Debbie Knight

A brave new (nano)world

In research issue(s) on February 26, 2011 at 6:27 pm

If it weren’t for science…

  • There wouldn’t be antibiotics. But on the other hand, if antibiotics weren’t overused, we wouldn’t have flesh-eating, antibiotic-resistant bacteria.
  • We wouldn’t have petrol for our cars. But on the other hand, if we didn’t use fossil fuels to make those cars move, we wouldn’t have such dramatic global climate changes happening today.
  • We wouldn’t have landed on the moon. And if we didn’t have rocket-launching ability, we wouldn’t have GPS or cable TV via satellites and our local space wouldn’t be crowded with potentially-hazardous orbiting space junk.

Who knows how today’s discoveries will impact the future.

Take, for instance, nanoparticles.  While nanoparticles range in size, it is generally accepted that the largest nanoparticles measure a mere 100 nanometers. This means it would take over 1600 trillion of the 100nm particles to fill one square inch cube.

These tiny beads are used in any number of consumer products. These include:

  • Sunscreens to improve UV protection by increasing the SPF,
  • Cosmetics and moisturizers to help them go on smoothly,
  • Automobile paint to improve durability,
  • Socks to keep them odor-free, and
  • Food to preserve the food item, enhance flavor, or improve nutritional value

And the list goes on…

The use of nanoparticles does not really alarm me – I think many will be beneficial. However, what concerns is that not much is known about their effects on human health and on the environment.


These tiny particles get into the environment where they are difficult, if not impossible, to detect. The impact on ecosystems as microscopic as bacteria or as macroscopic as plants and animals is not completely understood.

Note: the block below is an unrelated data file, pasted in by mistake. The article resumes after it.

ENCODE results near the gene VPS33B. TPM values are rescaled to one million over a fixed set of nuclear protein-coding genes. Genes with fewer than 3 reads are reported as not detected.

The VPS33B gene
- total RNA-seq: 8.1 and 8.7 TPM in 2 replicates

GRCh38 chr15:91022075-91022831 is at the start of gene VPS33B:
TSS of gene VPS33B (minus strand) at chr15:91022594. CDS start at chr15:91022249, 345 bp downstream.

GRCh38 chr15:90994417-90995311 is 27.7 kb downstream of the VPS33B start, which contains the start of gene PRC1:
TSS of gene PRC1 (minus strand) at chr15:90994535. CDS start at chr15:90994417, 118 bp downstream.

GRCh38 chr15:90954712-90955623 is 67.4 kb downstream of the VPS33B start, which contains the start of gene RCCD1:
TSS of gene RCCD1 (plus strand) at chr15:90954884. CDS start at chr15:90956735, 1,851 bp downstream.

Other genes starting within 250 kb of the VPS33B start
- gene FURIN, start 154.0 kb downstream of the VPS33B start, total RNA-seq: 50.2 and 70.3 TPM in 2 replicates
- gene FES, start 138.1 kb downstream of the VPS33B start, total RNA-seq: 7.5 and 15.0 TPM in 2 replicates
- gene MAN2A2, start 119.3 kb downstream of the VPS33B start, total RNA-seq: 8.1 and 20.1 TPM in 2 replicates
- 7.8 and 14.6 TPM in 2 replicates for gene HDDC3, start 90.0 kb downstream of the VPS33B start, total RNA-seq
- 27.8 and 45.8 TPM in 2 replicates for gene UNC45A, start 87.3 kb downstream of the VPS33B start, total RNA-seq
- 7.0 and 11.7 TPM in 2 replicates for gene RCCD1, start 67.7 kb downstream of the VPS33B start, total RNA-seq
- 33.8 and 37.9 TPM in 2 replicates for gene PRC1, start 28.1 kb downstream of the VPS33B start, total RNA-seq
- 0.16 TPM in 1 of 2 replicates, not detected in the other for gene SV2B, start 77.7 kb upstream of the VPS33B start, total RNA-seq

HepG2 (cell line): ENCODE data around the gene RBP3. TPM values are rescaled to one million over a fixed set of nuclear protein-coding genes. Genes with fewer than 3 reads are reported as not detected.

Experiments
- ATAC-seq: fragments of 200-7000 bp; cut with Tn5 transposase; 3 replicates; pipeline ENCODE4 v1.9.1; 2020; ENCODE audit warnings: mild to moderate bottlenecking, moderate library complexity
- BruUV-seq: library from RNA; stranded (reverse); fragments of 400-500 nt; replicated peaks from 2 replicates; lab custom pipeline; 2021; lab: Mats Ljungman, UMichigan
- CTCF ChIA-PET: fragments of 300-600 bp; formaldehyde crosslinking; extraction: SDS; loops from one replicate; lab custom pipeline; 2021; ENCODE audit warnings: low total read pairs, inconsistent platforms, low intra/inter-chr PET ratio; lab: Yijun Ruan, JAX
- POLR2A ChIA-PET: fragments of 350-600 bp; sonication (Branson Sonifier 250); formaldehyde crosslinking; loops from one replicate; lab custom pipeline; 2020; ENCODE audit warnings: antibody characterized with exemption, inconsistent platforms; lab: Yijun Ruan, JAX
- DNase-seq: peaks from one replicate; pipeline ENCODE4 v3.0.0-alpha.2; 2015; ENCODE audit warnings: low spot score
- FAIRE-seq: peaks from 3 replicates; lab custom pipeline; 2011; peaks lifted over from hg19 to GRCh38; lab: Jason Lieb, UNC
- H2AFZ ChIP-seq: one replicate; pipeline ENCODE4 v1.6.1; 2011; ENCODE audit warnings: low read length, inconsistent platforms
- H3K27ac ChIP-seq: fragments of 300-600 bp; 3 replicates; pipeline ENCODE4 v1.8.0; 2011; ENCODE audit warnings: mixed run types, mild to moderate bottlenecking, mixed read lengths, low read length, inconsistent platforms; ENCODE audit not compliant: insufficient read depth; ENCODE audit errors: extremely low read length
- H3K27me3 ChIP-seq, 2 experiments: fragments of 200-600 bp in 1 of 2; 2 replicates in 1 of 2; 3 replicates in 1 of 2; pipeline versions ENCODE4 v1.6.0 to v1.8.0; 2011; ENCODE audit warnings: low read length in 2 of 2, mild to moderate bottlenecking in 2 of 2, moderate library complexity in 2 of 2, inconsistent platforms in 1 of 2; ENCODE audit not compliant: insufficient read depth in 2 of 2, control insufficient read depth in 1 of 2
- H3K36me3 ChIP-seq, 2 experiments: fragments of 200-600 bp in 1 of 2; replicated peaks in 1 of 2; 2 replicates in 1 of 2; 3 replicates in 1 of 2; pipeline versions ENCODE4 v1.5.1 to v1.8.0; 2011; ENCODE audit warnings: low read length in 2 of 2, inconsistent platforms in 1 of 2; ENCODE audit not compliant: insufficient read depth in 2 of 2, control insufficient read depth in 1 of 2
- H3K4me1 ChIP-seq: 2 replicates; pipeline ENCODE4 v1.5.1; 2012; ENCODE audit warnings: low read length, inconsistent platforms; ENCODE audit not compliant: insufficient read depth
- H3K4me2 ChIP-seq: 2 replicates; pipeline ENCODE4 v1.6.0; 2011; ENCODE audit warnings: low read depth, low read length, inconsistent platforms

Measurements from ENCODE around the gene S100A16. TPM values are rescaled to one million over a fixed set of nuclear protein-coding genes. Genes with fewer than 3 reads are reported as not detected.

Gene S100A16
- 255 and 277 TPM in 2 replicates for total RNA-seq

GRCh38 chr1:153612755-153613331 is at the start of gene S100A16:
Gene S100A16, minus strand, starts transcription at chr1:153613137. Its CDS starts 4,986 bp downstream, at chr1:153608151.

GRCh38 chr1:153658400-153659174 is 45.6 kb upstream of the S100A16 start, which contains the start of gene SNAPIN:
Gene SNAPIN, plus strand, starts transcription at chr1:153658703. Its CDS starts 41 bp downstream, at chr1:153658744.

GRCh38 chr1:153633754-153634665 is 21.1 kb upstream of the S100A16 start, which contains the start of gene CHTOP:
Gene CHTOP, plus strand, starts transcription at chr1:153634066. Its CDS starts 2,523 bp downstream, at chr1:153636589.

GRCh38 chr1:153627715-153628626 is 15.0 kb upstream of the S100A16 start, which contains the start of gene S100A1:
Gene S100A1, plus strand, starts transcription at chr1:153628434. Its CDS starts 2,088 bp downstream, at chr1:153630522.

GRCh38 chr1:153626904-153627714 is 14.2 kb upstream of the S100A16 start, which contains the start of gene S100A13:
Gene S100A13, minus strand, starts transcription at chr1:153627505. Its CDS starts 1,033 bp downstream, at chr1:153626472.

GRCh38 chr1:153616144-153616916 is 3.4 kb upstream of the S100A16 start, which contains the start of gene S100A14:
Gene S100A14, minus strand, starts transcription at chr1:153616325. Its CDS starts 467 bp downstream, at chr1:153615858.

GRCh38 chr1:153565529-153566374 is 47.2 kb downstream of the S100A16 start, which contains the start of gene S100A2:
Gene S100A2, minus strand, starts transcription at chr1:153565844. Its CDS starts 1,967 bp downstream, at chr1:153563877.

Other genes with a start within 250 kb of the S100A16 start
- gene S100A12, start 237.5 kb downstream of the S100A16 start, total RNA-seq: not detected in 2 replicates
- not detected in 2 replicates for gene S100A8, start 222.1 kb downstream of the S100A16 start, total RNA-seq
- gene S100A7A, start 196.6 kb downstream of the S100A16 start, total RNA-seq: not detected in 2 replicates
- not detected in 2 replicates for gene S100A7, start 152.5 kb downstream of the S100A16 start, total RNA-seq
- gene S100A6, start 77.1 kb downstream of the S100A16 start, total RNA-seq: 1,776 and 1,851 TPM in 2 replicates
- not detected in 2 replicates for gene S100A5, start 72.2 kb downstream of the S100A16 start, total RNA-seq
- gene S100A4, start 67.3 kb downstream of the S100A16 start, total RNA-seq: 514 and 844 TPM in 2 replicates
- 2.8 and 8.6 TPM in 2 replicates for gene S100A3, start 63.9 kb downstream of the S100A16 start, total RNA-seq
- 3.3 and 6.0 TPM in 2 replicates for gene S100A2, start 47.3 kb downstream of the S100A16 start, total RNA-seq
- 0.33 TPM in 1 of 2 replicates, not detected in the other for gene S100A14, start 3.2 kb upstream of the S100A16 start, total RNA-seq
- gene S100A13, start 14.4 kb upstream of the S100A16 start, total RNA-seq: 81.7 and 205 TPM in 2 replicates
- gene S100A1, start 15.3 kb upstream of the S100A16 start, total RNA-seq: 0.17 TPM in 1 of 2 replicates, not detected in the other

What we do know is that hard-working bacteria at sewage treatment plants can be harmed by nanoparticles that get into our waste water when we wash our odor-free socks in the washing maching. Researchers have found that silver nanoparticles may be destroying some of the bacteria which are used to treat sewage. The waste treatment plant “sludge” is often used as an agricultural fertilizer, so beneficial bacteria in the soil may also be harmed.

And it’s possible for nanoparticles to enter into the food chain. Researchers added gold nanoparticles to water (to mimic consumer nanoparticles in wastewater sludge) and used the water on tobacco plants in a hydroponic green house. What they found was that the gold nanoparticles got into the plant’s leaves. And when tobacco hornworms ate those leaves, the gold nanoparticles concentrated 10 fold in the worm’s body. So here’s an example of  bioamplification.

So why have manufacturers chosen to use nanoparticles in consumer products before scientists can fully understand the effects these nanoparticles might have on the environment? And why is the FDA and the EPA allowing it? Well, many of the particles used in the nano-sized range have been deemed safe when they are used in the larger (bigger than nano-size) form. But mounting evidence suggests that nano-sized particles, in part because of their increased surface area, may have very different chemical and physical properties than their larger counterparts.

Many nanoparticles will prove beneficial to society with no detectable harm to the environment. But we, as consumers, need to be aware that some of the products we use may be harming the environment and ourselves more than we know.

What can be done?

More research by scientists, consumer awareness as well as consumer avoidance of products that use uncharacterized nanoparticles, and tighter regulation by the FDA and the EPA are needed.

  1. […] series of photos shows my labmate blasting a solution of tiny nanoparticles with sound waves in a process called sonication. The sound waves are generated at the tip of the […]

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